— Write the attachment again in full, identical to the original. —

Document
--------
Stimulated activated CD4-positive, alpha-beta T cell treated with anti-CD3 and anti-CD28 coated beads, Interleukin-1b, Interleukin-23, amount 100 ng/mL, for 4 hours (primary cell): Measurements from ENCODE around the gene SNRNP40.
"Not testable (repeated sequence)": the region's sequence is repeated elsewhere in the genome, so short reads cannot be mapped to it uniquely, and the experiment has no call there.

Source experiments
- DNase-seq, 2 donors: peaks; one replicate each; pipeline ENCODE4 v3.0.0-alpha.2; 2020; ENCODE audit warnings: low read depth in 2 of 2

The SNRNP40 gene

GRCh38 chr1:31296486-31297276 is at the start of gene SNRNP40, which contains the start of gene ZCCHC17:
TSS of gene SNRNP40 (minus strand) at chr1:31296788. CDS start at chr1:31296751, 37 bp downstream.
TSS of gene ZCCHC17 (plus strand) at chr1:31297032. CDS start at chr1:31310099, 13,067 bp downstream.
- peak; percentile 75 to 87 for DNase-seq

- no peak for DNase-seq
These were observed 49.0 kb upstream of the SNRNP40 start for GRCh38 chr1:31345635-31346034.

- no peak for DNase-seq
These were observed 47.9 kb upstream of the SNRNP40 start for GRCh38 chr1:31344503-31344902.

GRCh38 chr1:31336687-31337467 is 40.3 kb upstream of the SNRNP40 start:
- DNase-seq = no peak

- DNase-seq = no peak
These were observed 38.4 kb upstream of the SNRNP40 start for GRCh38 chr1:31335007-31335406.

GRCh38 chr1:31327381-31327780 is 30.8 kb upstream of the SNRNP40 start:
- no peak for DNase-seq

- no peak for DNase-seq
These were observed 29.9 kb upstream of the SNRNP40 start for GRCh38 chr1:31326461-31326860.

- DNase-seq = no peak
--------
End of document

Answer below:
Stimulated activated CD4-positive, alpha-beta T cell treated with anti-CD3 and anti-CD28 coated beads, Interleukin-1b, Interleukin-23, amount 100 ng/mL, for 4 hours (primary cell): Measurements from ENCODE around the gene SNRNP40.
"Not testable (repeated sequence)": the region's sequence is repeated elsewhere in the genome, so short reads cannot be mapped to it uniquely, and the experiment has no call there.

Source experiments
- DNase-seq, 2 donors: peaks; one replicate each; pipeline ENCODE4 v3.0.0-alpha.2; 2020; ENCODE audit warnings: low read depth in 2 of 2

The SNRNP40 gene

GRCh38 chr1:31296486-31297276 is at the start of gene SNRNP40, which contains the start of gene ZCCHC17:
TSS of gene SNRNP40 (minus strand) at chr1:31296788. CDS start at chr1:31296751, 37 bp downstream.
TSS of gene ZCCHC17 (plus strand) at chr1:31297032. CDS start at chr1:31310099, 13,067 bp downstream.
- peak; percentile 75 to 87 for DNase-seq

- no peak for DNase-seq
These were observed 49.0 kb upstream of the SNRNP40 start for GRCh38 chr1:31345635-31346034.

- no peak for DNase-seq
These were observed 47.9 kb upstream of the SNRNP40 start for GRCh38 chr1:31344503-31344902.

GRCh38 chr1:31336687-31337467 is 40.3 kb upstream of the SNRNP40 start:
- DNase-seq = no peak

- DNase-seq = no peak
These were observed 38.4 kb upstream of the SNRNP40 start for GRCh38 chr1:31335007-31335406.

GRCh38 chr1:31327381-31327780 is 30.8 kb upstream of the SNRNP40 start:
- no peak for DNase-seq

- no peak for DNase-seq
These were observed 29.9 kb upstream of the SNRNP40 start for GRCh38 chr1:31326461-31326860.

- DNase-seq = no peak